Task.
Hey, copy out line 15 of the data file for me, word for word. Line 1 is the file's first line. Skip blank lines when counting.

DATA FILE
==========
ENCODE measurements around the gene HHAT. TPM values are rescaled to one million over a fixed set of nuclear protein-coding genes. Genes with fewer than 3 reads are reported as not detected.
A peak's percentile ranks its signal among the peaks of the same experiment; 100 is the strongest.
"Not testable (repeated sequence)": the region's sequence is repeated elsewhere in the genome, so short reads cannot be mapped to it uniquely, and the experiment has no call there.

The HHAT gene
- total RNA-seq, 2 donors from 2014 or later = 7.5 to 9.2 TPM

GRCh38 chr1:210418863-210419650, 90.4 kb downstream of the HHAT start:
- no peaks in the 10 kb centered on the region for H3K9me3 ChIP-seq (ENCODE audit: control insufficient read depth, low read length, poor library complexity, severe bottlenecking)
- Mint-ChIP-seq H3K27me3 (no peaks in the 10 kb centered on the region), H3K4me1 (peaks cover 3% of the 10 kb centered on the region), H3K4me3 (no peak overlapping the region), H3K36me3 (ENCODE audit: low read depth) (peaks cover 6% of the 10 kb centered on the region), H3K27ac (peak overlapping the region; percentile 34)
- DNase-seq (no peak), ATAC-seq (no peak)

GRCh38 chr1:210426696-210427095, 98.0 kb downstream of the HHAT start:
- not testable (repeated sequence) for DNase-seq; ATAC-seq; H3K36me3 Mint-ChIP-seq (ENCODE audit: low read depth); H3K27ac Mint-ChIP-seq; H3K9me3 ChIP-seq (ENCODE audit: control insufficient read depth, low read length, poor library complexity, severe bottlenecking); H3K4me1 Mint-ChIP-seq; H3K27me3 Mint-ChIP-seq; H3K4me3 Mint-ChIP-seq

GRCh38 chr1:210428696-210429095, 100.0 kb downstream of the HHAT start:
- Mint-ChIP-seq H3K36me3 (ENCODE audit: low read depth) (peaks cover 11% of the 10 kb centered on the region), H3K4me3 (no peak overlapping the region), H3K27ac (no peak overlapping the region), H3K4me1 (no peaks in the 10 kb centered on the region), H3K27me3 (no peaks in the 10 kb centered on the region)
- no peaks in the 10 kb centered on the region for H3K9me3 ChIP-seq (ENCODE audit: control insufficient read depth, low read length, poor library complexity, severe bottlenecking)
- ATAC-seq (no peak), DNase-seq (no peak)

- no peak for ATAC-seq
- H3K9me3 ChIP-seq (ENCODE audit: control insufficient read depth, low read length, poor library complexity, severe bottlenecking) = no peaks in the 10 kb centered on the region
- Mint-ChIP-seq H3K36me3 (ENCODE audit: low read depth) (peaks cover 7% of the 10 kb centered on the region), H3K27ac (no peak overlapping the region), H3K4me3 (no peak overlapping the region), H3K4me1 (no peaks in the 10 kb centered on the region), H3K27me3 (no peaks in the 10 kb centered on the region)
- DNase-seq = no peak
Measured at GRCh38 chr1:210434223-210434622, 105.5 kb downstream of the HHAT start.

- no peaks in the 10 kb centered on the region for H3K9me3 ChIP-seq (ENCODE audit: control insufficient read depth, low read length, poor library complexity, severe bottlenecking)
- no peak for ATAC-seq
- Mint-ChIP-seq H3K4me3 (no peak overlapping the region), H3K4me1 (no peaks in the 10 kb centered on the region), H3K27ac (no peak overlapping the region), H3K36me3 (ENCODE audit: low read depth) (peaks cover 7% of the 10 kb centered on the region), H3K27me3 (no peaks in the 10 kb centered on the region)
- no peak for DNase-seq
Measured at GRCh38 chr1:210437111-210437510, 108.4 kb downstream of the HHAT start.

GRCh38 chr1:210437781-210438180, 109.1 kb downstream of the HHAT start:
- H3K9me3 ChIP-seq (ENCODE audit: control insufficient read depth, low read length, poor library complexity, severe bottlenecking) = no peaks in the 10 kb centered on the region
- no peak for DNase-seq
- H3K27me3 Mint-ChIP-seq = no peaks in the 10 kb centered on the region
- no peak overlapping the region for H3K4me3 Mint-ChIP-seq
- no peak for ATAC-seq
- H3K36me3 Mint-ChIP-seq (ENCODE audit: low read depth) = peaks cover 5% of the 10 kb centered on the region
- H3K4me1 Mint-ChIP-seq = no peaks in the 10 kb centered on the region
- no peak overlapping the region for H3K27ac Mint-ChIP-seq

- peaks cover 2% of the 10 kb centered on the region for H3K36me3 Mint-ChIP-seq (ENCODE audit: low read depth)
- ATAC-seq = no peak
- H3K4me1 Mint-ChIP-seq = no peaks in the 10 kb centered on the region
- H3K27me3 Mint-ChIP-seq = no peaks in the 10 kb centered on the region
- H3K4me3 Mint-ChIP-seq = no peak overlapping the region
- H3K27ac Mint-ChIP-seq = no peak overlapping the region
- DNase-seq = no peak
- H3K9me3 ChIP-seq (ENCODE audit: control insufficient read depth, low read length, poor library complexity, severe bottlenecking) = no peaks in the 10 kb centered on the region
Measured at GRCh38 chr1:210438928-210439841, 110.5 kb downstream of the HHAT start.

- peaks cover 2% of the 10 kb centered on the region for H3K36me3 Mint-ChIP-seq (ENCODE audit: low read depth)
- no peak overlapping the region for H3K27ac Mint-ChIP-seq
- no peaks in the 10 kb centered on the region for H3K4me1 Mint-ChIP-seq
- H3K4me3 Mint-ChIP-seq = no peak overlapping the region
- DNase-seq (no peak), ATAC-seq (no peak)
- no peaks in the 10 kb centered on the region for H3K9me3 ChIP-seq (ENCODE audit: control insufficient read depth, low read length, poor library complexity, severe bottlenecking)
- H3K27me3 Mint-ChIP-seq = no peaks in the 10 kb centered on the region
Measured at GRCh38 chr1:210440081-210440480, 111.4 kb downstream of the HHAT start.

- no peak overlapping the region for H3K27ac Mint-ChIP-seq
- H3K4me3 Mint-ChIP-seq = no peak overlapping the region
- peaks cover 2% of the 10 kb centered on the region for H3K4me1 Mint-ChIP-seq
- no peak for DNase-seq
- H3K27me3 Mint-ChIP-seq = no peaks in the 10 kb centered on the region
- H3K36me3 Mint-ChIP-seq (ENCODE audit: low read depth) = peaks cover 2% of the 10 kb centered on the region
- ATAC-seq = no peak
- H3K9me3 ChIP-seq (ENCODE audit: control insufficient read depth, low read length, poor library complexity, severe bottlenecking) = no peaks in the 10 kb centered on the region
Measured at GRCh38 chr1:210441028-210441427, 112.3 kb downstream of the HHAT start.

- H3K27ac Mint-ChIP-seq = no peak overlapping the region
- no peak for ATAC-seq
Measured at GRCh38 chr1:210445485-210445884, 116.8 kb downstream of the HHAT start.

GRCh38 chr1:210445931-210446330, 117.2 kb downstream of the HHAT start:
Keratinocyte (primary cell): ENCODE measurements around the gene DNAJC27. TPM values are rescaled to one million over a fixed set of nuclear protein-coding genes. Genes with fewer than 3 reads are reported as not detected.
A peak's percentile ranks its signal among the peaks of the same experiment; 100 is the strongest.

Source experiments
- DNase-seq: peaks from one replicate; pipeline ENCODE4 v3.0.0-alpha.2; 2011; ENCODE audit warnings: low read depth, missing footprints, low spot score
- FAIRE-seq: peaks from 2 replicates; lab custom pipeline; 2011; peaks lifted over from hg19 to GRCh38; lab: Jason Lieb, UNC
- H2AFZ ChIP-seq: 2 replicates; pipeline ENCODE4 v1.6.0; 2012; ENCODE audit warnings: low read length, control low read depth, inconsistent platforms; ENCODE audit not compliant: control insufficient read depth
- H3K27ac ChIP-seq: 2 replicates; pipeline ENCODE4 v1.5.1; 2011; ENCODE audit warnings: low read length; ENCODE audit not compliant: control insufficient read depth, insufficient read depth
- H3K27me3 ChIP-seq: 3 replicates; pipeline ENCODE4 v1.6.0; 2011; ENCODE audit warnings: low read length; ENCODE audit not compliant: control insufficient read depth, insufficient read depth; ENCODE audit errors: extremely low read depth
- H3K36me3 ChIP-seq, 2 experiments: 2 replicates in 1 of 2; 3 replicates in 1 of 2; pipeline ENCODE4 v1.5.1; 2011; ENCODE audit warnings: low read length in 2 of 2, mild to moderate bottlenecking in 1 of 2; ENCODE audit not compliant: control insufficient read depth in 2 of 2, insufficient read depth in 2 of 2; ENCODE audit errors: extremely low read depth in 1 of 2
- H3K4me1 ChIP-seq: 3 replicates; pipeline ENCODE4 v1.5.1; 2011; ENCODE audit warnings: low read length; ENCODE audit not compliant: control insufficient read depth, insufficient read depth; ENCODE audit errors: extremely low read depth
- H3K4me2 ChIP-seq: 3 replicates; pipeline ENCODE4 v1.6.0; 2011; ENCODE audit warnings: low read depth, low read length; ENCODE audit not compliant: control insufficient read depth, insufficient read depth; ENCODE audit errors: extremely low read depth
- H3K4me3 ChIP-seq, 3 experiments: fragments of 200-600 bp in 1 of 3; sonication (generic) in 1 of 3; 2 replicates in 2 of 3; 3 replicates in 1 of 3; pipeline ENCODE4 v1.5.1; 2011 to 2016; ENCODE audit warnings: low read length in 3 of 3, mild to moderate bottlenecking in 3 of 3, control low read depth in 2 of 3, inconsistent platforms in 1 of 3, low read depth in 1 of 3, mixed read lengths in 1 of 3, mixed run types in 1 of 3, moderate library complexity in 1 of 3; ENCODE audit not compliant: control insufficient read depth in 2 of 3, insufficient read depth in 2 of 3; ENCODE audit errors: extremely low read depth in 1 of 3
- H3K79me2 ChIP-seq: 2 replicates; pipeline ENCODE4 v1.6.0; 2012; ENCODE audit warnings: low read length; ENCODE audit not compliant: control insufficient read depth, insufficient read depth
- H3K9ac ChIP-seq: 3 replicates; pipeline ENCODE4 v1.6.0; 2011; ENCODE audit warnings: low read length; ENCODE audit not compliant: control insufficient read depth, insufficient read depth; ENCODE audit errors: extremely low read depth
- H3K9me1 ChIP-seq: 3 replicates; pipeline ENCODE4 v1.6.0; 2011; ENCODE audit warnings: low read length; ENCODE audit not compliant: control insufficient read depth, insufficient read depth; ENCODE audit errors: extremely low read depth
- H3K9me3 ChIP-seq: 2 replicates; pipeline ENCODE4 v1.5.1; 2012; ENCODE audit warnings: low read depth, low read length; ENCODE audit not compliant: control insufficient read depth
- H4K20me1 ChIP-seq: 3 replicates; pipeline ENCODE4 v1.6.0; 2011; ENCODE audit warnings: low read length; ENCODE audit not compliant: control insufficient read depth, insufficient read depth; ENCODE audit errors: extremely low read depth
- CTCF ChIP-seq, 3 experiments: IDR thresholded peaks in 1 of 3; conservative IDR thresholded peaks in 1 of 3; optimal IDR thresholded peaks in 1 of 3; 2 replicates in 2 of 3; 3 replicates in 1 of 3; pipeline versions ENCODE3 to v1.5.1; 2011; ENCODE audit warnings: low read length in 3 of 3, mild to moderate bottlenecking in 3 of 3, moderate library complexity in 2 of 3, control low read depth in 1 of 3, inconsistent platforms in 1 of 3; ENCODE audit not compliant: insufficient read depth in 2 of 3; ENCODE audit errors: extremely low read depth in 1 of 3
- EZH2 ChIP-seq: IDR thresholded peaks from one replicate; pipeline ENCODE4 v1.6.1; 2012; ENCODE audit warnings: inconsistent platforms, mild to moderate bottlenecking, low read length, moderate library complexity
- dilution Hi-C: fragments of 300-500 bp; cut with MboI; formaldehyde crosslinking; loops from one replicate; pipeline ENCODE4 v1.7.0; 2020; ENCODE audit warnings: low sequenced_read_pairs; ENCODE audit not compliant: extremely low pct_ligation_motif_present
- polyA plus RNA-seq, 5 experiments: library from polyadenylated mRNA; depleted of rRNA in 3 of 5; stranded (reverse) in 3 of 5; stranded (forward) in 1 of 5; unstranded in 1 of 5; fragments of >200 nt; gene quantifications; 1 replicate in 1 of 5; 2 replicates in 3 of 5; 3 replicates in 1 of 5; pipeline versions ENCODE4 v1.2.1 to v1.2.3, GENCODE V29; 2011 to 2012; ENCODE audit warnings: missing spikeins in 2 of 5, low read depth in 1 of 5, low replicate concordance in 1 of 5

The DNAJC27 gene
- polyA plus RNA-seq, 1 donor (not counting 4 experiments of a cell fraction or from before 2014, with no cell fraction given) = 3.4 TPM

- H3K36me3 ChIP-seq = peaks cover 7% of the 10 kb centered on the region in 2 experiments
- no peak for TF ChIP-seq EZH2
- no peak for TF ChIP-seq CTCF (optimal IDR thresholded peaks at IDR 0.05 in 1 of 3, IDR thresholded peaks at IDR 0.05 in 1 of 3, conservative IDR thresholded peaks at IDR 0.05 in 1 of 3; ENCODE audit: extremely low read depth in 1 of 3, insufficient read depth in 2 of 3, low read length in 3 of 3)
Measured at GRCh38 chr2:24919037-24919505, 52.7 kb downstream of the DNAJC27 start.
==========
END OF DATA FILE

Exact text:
- ATAC-seq (no peak), DNase-seq (no peak)